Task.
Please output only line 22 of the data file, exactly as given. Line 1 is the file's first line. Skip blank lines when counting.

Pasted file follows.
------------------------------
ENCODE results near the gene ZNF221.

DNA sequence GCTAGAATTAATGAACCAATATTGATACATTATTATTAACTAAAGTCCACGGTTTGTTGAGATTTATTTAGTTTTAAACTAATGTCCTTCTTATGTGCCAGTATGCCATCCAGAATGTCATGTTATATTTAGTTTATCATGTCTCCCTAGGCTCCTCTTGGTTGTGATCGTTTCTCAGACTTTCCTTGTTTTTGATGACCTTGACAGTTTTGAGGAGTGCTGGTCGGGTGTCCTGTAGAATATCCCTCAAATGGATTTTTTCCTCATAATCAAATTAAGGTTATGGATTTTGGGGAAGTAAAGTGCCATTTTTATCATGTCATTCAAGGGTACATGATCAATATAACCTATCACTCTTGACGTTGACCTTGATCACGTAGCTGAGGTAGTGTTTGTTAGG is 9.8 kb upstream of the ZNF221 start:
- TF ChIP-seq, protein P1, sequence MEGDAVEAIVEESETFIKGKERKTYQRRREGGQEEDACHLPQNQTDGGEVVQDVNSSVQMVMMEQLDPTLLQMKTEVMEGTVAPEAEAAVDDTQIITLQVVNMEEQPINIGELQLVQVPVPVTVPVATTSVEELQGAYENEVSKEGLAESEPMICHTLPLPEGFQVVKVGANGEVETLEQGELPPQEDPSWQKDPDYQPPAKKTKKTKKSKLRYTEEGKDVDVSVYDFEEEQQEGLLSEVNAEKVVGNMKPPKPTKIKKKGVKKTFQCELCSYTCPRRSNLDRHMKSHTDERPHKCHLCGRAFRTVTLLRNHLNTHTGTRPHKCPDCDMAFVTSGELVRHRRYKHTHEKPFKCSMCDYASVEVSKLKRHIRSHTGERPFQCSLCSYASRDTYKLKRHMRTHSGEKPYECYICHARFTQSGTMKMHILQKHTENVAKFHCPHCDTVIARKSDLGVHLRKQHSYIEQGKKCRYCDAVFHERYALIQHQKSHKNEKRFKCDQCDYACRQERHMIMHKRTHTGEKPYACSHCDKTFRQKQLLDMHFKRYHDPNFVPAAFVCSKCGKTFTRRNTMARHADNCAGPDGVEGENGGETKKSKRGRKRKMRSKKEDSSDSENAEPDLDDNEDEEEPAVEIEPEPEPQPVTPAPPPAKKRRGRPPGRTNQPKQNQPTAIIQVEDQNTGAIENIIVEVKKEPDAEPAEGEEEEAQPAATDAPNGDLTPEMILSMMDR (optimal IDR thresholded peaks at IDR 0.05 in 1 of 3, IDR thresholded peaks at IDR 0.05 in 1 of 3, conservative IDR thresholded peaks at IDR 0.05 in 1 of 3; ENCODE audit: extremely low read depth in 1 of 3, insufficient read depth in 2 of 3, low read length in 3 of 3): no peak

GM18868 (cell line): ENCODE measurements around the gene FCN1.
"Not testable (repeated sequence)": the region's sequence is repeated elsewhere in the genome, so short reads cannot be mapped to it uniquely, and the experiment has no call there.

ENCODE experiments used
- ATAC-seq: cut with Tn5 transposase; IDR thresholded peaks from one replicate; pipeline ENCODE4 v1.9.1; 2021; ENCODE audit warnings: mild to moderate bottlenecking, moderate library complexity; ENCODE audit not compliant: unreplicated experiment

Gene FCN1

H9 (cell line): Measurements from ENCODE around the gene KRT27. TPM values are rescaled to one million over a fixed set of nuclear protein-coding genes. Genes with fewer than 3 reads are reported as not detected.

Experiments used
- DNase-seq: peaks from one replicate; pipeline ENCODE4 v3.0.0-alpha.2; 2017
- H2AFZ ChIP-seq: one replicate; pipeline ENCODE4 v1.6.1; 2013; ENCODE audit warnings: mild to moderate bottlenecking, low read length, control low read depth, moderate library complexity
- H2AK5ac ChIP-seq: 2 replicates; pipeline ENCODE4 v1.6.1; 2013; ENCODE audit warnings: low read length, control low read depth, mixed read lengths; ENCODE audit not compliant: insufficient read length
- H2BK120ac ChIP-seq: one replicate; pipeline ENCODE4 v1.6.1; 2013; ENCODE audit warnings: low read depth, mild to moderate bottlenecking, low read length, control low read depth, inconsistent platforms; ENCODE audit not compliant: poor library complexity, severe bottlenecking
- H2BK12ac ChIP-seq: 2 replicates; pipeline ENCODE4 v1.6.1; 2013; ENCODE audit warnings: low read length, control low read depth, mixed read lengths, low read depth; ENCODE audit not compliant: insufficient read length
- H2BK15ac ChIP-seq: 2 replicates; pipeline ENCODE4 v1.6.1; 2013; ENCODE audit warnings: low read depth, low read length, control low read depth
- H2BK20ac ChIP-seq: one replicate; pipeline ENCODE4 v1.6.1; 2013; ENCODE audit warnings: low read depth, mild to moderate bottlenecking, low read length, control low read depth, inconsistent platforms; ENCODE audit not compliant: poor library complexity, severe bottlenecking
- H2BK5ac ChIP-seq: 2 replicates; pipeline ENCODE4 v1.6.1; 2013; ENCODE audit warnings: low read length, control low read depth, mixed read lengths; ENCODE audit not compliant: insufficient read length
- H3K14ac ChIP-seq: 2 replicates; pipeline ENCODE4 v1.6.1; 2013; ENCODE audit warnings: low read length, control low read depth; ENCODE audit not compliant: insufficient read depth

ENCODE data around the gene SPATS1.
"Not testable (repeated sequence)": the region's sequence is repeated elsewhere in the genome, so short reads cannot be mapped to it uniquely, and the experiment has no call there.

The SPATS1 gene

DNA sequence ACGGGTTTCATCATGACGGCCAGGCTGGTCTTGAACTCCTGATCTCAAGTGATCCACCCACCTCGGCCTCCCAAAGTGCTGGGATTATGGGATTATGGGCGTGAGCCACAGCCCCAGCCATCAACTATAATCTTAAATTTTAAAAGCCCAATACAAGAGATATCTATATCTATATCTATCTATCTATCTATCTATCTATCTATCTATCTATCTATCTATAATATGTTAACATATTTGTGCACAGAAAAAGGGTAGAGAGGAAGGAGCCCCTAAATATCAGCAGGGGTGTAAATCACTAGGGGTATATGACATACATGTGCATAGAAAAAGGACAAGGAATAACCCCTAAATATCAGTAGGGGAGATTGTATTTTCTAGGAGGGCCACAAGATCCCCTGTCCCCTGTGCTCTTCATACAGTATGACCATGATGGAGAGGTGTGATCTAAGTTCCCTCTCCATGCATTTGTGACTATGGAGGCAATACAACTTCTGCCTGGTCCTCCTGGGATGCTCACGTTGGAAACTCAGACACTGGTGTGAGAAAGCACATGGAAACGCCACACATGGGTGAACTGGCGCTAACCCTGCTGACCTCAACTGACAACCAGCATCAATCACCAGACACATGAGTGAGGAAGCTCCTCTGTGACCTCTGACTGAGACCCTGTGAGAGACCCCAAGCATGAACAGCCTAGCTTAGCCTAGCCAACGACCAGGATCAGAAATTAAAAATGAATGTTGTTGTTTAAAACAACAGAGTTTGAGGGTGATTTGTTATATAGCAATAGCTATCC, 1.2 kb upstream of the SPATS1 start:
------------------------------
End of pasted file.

The SPATS1 gene